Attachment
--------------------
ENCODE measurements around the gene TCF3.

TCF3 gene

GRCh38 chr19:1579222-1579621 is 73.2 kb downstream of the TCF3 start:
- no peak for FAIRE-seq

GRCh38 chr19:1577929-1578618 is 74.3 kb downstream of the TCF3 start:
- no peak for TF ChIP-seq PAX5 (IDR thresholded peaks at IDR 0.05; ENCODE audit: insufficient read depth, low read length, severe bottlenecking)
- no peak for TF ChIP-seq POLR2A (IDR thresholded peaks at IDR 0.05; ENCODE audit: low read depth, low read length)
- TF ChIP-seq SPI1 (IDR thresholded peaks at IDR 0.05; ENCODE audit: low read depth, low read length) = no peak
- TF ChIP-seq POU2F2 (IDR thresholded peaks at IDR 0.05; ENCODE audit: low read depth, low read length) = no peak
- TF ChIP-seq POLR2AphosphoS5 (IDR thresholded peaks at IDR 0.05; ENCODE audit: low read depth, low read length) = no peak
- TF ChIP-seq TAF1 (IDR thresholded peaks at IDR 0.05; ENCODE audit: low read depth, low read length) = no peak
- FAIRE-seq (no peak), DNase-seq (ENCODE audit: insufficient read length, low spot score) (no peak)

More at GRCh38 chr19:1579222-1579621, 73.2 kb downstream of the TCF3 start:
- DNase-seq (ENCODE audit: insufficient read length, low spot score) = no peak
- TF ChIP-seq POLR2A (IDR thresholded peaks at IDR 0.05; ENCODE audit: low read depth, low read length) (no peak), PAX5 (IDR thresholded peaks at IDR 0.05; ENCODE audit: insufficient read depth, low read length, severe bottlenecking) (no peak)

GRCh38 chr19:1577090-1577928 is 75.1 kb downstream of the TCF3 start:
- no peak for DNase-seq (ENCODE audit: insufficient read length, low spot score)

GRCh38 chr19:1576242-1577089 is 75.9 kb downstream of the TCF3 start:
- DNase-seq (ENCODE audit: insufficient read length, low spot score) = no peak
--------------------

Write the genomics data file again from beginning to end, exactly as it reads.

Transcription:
ENCODE measurements around the gene TCF3.

TCF3 gene

GRCh38 chr19:1579222-1579621 is 73.2 kb downstream of the TCF3 start:
- no peak for FAIRE-seq

GRCh38 chr19:1577929-1578618 is 74.3 kb downstream of the TCF3 start:
- no peak for TF ChIP-seq PAX5 (IDR thresholded peaks at IDR 0.05; ENCODE audit: insufficient read depth, low read length, severe bottlenecking)
- no peak for TF ChIP-seq POLR2A (IDR thresholded peaks at IDR 0.05; ENCODE audit: low read depth, low read length)
- TF ChIP-seq SPI1 (IDR thresholded peaks at IDR 0.05; ENCODE audit: low read depth, low read length) = no peak
- TF ChIP-seq POU2F2 (IDR thresholded peaks at IDR 0.05; ENCODE audit: low read depth, low read length) = no peak
- TF ChIP-seq POLR2AphosphoS5 (IDR thresholded peaks at IDR 0.05; ENCODE audit: low read depth, low read length) = no peak
- TF ChIP-seq TAF1 (IDR thresholded peaks at IDR 0.05; ENCODE audit: low read depth, low read length) = no peak
- FAIRE-seq (no peak), DNase-seq (ENCODE audit: insufficient read length, low spot score) (no peak)

More at GRCh38 chr19:1579222-1579621, 73.2 kb downstream of the TCF3 start:
- DNase-seq (ENCODE audit: insufficient read length, low spot score) = no peak
- TF ChIP-seq POLR2A (IDR thresholded peaks at IDR 0.05; ENCODE audit: low read depth, low read length) (no peak), PAX5 (IDR thresholded peaks at IDR 0.05; ENCODE audit: insufficient read depth, low read length, severe bottlenecking) (no peak)

GRCh38 chr19:1577090-1577928 is 75.1 kb downstream of the TCF3 start:
- no peak for DNase-seq (ENCODE audit: insufficient read length, low spot score)

GRCh38 chr19:1576242-1577089 is 75.9 kb downstream of the TCF3 start:
- DNase-seq (ENCODE audit: insufficient read length, low spot score) = no peak